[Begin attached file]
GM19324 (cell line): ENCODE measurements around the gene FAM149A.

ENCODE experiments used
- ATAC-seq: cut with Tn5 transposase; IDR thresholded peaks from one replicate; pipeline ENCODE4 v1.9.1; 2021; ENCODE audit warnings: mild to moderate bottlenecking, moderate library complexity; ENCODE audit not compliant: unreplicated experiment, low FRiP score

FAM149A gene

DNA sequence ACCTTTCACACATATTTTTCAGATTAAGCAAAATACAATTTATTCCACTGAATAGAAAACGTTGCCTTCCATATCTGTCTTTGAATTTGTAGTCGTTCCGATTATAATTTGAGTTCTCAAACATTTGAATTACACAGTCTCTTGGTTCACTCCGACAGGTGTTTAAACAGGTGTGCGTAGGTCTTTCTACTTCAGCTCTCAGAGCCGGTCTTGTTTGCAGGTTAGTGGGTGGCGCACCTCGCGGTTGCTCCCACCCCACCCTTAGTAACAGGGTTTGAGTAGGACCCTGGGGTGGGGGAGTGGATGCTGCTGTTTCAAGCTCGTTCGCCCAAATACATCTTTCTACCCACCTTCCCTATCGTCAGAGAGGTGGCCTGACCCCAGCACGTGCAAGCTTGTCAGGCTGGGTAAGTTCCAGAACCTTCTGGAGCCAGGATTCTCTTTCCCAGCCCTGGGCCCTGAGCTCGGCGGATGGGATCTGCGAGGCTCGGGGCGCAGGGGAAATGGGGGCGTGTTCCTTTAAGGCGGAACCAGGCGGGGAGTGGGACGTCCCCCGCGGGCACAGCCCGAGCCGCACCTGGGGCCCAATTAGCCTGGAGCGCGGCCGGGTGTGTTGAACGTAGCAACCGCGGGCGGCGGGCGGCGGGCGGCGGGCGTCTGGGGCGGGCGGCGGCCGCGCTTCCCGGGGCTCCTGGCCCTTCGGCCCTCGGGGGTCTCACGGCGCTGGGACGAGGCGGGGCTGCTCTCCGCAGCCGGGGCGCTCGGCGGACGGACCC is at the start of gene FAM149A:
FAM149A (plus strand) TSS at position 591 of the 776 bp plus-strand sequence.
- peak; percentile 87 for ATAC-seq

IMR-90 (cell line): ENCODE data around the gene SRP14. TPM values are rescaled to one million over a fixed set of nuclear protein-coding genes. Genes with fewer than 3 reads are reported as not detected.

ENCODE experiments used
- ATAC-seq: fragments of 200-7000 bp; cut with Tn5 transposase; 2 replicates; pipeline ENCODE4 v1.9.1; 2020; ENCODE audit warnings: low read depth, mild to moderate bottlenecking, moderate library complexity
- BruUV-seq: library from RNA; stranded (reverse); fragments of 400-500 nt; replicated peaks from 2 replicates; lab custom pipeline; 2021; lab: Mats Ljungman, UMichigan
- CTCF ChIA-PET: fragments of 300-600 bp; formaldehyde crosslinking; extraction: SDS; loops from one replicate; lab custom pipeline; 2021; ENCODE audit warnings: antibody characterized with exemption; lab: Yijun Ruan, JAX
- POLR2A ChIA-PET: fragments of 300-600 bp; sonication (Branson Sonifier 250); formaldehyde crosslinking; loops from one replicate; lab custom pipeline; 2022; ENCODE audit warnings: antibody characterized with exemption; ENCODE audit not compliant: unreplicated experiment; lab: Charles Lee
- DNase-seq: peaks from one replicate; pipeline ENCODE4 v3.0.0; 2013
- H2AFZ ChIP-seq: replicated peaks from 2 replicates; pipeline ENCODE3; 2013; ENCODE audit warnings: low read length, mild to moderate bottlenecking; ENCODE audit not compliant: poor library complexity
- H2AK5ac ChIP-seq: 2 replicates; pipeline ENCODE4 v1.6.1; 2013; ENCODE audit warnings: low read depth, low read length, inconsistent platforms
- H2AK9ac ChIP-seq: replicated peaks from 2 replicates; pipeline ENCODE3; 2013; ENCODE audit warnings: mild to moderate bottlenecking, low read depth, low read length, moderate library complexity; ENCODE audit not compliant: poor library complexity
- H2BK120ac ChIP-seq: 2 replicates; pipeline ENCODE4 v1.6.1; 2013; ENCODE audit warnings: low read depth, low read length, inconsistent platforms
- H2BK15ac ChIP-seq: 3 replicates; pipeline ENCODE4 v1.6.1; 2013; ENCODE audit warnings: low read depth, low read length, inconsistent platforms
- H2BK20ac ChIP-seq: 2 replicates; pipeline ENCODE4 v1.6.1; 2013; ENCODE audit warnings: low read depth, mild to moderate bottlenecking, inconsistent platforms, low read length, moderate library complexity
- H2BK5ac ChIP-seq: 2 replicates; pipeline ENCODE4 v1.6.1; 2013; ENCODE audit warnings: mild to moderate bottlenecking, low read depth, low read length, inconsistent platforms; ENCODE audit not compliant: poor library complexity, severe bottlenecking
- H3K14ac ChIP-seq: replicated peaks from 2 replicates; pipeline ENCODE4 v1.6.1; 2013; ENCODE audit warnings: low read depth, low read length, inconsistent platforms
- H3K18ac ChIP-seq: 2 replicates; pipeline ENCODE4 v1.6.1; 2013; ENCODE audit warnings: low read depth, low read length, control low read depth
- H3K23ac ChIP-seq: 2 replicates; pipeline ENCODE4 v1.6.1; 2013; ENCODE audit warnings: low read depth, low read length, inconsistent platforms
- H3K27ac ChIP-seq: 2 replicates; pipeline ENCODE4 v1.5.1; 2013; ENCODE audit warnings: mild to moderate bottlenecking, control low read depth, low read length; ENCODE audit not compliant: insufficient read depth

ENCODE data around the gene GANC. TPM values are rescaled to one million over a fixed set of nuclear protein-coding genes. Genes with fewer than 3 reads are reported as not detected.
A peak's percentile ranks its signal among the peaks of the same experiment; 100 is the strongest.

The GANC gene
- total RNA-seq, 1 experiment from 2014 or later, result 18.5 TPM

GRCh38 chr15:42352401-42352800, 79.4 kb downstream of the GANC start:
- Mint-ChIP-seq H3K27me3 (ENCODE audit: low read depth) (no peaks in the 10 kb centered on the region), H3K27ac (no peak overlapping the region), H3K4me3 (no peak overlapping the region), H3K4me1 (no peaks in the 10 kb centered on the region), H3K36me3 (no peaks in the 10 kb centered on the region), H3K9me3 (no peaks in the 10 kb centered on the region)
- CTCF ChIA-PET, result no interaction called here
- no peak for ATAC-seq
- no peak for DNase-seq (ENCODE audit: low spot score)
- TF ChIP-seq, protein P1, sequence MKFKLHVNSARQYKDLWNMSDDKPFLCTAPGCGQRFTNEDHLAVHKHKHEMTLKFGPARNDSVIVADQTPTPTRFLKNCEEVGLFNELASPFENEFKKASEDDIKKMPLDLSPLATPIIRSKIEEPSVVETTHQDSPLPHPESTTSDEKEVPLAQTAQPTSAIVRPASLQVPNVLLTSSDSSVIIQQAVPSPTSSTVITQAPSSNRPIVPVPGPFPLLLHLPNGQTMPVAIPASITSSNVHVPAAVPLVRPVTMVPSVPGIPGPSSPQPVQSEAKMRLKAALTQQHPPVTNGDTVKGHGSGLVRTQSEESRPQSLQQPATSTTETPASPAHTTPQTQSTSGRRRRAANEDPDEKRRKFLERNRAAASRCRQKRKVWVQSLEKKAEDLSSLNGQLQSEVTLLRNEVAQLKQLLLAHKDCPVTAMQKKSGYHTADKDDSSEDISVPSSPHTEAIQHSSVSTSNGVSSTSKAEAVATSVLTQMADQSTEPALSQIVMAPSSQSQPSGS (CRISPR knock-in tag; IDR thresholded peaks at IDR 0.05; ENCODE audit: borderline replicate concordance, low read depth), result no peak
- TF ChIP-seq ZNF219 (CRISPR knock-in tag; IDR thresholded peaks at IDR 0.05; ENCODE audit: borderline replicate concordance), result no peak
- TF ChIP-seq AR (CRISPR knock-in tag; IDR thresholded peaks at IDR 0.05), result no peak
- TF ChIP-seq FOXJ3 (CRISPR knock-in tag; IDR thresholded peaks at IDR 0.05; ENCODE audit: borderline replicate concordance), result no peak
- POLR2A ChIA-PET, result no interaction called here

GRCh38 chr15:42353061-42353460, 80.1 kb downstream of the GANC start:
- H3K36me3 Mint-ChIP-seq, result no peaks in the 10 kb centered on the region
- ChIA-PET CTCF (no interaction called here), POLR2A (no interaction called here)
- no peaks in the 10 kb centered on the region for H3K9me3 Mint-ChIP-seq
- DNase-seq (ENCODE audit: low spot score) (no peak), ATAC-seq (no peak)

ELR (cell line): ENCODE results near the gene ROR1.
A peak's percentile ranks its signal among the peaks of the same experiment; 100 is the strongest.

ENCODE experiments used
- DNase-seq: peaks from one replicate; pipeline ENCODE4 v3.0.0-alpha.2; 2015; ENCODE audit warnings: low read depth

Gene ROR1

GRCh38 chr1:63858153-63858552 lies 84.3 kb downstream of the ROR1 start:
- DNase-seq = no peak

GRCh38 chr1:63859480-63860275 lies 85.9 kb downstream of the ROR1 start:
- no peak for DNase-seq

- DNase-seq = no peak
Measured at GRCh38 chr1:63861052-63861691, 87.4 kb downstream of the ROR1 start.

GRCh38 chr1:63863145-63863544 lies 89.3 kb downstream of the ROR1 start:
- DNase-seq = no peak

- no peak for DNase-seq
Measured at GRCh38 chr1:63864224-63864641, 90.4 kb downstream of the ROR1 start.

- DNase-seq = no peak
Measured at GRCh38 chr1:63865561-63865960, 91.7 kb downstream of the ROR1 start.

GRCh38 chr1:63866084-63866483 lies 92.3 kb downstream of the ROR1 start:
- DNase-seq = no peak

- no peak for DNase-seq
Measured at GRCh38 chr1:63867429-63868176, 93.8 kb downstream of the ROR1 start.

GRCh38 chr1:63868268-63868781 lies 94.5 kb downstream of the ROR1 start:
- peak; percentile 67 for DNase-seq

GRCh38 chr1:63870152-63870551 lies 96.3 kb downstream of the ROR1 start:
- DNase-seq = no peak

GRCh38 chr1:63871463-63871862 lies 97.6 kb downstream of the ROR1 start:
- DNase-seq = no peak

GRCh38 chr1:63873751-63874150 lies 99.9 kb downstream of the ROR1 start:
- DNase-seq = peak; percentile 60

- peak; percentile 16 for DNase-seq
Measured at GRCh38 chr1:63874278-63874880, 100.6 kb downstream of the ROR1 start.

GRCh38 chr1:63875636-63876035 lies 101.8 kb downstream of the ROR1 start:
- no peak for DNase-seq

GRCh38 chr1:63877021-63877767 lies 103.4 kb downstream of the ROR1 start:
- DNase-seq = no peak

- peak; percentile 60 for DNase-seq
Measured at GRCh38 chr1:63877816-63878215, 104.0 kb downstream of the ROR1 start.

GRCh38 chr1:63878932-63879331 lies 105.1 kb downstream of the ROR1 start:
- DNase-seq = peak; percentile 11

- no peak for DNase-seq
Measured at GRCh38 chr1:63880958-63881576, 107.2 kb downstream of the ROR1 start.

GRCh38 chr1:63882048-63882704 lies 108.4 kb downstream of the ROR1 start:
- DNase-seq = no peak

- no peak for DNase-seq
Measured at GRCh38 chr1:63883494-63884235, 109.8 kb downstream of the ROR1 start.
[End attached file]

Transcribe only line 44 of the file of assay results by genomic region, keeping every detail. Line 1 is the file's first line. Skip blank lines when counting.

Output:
- DNase-seq (ENCODE audit: low spot score) (no peak), ATAC-seq (no peak)